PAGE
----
This is seen multiple times throughout the novel with a few critical examples being Yossarian’s relationships with the maid, Nurse Duckett, and Luciana. In all of these cases, Yossarian manages to either completely disregard love or sabotage it in some manner as a means of avoiding the detriments which it provides. With this being the case, it becomes quickly obvious that Yossarian treats love as a desirable escape while avoiding it due to its detrimental nature. First, Yossarian’s relationship with the maid serves as an initial instance where he falls completely away from love. Yossarian embraces the maid as an escape due to her sexuality providing a sense of security.
29) In this quotation, Wharton highlights the fact that Ethan is unhappy with his original decision to marry Zeena. When Ethan asks Zeena to marry him, his desire for her is out of loneliness due to his mother’s death. Later on in the novel, however, Ethan realizes that he does not love Zeena and that he wants to begin a relationship with Mattie. Ethan has the choice to discard his true feelings, stay married to Zeena, and forget about Mattie. Despite this opportunity to avoid divorce and hardships, Ethan agrees to commit suicide together with Mattie in order for them to live happily in their afterlife together.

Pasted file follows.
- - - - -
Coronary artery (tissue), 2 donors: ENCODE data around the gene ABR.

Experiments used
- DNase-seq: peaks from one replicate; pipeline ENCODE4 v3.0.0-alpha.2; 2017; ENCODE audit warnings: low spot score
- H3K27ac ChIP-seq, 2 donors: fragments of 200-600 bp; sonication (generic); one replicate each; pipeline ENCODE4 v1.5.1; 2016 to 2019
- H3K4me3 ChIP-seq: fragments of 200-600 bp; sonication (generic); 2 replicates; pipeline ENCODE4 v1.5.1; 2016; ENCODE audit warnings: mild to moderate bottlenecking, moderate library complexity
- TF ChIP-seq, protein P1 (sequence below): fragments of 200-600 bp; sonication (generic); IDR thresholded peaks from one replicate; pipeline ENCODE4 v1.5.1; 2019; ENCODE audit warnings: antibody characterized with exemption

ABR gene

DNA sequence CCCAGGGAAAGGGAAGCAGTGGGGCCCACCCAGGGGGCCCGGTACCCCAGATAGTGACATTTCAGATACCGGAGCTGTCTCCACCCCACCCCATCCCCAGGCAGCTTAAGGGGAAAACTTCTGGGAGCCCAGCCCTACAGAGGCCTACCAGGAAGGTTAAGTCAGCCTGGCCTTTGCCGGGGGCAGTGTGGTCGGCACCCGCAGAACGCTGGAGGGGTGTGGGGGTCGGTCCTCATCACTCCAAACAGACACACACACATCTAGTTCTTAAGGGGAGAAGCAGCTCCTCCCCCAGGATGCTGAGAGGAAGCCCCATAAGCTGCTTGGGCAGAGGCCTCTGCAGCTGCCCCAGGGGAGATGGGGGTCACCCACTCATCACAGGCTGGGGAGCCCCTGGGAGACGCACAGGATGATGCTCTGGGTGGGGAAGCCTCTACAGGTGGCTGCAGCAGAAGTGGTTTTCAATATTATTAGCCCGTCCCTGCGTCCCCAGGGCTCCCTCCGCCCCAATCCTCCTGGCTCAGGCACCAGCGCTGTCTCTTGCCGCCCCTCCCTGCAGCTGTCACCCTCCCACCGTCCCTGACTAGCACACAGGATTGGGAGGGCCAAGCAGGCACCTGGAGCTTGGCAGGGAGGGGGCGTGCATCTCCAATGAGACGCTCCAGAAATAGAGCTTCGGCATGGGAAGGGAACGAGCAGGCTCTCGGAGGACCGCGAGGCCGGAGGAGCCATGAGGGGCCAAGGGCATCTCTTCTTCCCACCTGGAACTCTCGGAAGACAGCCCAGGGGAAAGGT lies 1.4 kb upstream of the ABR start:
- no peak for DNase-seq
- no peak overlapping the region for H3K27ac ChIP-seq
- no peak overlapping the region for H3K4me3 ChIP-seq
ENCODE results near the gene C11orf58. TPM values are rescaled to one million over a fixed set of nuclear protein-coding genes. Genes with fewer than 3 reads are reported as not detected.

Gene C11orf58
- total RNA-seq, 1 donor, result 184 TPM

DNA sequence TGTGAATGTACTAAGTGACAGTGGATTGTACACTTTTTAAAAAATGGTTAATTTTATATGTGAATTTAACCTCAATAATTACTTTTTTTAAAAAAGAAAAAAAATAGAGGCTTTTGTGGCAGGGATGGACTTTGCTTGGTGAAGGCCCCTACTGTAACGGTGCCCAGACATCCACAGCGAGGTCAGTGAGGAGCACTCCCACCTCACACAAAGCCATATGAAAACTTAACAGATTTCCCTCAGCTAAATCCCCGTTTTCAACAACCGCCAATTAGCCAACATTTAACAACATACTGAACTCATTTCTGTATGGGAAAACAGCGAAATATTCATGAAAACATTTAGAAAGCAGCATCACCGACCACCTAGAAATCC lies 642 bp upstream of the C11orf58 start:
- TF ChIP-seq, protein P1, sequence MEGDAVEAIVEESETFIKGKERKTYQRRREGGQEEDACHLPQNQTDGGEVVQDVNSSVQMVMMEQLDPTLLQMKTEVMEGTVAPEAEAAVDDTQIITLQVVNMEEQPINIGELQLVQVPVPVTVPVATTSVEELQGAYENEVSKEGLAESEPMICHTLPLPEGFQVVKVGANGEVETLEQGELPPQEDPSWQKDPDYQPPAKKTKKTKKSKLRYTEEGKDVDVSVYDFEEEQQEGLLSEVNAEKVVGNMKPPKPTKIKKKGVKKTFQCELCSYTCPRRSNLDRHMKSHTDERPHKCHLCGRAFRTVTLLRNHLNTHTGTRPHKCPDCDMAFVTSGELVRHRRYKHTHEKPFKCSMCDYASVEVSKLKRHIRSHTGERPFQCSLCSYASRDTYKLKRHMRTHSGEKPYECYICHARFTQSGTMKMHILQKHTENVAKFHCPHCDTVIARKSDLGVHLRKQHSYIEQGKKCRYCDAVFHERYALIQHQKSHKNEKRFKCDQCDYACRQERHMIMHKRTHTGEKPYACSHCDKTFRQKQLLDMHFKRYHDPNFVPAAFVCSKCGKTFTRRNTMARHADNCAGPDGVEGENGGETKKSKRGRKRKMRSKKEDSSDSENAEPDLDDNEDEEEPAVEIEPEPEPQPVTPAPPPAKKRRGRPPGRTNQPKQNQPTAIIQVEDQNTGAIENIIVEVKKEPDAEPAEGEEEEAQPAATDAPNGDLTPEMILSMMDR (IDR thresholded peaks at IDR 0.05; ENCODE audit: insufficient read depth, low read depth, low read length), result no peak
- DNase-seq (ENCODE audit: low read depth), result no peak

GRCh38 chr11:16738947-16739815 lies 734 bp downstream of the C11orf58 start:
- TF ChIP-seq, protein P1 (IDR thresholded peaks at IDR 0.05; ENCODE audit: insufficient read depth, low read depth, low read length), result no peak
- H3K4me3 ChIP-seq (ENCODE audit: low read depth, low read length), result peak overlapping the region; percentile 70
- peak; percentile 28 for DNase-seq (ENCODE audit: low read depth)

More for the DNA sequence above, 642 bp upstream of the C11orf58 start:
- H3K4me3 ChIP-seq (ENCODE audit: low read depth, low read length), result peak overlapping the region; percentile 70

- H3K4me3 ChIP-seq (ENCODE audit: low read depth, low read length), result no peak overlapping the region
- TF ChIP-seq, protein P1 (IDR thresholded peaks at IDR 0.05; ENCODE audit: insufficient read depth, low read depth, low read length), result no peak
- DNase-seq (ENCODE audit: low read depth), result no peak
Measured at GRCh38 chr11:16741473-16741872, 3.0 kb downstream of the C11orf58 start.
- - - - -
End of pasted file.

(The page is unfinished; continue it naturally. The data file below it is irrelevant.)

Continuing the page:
In Edith Wharton’s most remarkable novel, Ethan Frome, the main character, Ethan Frome, is in love with a prohibited woman… his wife's cousin. His wife, Zeena, is a sick woman who has a villainous essence to her and an irrevocable hold on Ethan. Mattie Silver is Zeena’s cousin and the woman Ethan is infatuated with. Through Ethan’s eyes, Mattie is described as youthful, attractive, and graceful basically everything Zeena isn’t. This references to the theme: society and morality as obstacles to individual desires.
Zeena’s jealousy is displayed early on in the story when Ethan starts showing more interest in Mattie than his own wife. Zeena’s negativity ultimately leads to Ethan shutting her out altogether and not speaking. Zeena’s hypochondria and few legitimate illnesses serve as an excuse for her to find remedies for her many unresolved sicknesses. Despite her distasteful qualities, Zeena responds to the tragedy at the end of the novel with resigned tenacity as she takes the responsibility for the care of Ethan and Mattie. Zeena continues to find fault and complain; however she comes out of her hypochondriac self-pity by the need to care for her loved ones.
Friar Laurence’s rash action in marrying Juliet, his hasty plan to avert Juliet from an unwanted marriage with Paris, and his failure to get his message delivered to Romeo in time all contribute to the death of Romeo and Juliet. When Romeo goes to see Friar Laurence after his new found love, they immediately begin to talk about marriage. Friar Laurence sees the opportunity to unite the two disputing families by marrying them. When Friar Laurence and Romeo are discussing a possible marriage, he tells Romeo “ wisely and slow; they stumble that run fast” (Shakespeare.2.3.95-96). Friar Laurence agrees to marry them knowing the danger in making such an immense commitment in just 24 hours.